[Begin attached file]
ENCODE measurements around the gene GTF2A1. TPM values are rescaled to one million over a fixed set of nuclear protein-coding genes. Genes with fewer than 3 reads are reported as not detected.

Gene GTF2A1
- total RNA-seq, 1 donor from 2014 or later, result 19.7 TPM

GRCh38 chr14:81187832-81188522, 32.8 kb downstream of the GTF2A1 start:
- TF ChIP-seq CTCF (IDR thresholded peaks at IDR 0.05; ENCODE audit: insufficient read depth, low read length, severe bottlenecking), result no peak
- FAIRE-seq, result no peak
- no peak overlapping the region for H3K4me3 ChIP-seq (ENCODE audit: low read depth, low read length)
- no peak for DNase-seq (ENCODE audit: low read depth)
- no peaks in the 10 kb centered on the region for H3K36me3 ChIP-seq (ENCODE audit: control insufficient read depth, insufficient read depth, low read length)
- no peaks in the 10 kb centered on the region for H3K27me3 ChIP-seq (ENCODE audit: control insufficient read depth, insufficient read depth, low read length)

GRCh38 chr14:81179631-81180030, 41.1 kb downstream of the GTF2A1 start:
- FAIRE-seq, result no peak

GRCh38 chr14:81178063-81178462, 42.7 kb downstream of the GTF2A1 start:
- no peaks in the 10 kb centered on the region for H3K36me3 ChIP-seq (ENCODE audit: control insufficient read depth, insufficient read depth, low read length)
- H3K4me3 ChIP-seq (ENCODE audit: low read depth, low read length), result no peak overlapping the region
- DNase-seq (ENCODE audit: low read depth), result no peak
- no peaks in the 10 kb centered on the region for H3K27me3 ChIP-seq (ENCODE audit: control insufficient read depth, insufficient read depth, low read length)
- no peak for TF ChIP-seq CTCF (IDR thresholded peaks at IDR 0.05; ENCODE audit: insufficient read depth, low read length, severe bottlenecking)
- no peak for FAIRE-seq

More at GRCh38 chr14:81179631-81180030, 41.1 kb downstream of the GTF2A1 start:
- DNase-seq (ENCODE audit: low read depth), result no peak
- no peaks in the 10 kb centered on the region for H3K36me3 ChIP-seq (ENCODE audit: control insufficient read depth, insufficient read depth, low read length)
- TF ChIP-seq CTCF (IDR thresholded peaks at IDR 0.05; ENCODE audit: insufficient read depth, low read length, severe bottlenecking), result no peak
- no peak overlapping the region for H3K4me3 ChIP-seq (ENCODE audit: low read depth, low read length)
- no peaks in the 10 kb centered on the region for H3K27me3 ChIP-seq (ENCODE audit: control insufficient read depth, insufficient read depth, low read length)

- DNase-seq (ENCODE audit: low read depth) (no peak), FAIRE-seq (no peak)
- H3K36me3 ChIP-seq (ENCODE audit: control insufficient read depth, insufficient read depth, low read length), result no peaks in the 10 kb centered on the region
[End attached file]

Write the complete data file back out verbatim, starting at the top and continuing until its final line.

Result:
ENCODE measurements around the gene GTF2A1. TPM values are rescaled to one million over a fixed set of nuclear protein-coding genes. Genes with fewer than 3 reads are reported as not detected.

Gene GTF2A1
- total RNA-seq, 1 donor from 2014 or later, result 19.7 TPM

GRCh38 chr14:81187832-81188522, 32.8 kb downstream of the GTF2A1 start:
- TF ChIP-seq CTCF (IDR thresholded peaks at IDR 0.05; ENCODE audit: insufficient read depth, low read length, severe bottlenecking), result no peak
- FAIRE-seq, result no peak
- no peak overlapping the region for H3K4me3 ChIP-seq (ENCODE audit: low read depth, low read length)
- no peak for DNase-seq (ENCODE audit: low read depth)
- no peaks in the 10 kb centered on the region for H3K36me3 ChIP-seq (ENCODE audit: control insufficient read depth, insufficient read depth, low read length)
- no peaks in the 10 kb centered on the region for H3K27me3 ChIP-seq (ENCODE audit: control insufficient read depth, insufficient read depth, low read length)

GRCh38 chr14:81179631-81180030, 41.1 kb downstream of the GTF2A1 start:
- FAIRE-seq, result no peak

GRCh38 chr14:81178063-81178462, 42.7 kb downstream of the GTF2A1 start:
- no peaks in the 10 kb centered on the region for H3K36me3 ChIP-seq (ENCODE audit: control insufficient read depth, insufficient read depth, low read length)
- H3K4me3 ChIP-seq (ENCODE audit: low read depth, low read length), result no peak overlapping the region
- DNase-seq (ENCODE audit: low read depth), result no peak
- no peaks in the 10 kb centered on the region for H3K27me3 ChIP-seq (ENCODE audit: control insufficient read depth, insufficient read depth, low read length)
- no peak for TF ChIP-seq CTCF (IDR thresholded peaks at IDR 0.05; ENCODE audit: insufficient read depth, low read length, severe bottlenecking)
- no peak for FAIRE-seq

More at GRCh38 chr14:81179631-81180030, 41.1 kb downstream of the GTF2A1 start:
- DNase-seq (ENCODE audit: low read depth), result no peak
- no peaks in the 10 kb centered on the region for H3K36me3 ChIP-seq (ENCODE audit: control insufficient read depth, insufficient read depth, low read length)
- TF ChIP-seq CTCF (IDR thresholded peaks at IDR 0.05; ENCODE audit: insufficient read depth, low read length, severe bottlenecking), result no peak
- no peak overlapping the region for H3K4me3 ChIP-seq (ENCODE audit: low read depth, low read length)
- no peaks in the 10 kb centered on the region for H3K27me3 ChIP-seq (ENCODE audit: control insufficient read depth, insufficient read depth, low read length)

- DNase-seq (ENCODE audit: low read depth) (no peak), FAIRE-seq (no peak)
- H3K36me3 ChIP-seq (ENCODE audit: control insufficient read depth, insufficient read depth, low read length), result no peaks in the 10 kb centered on the region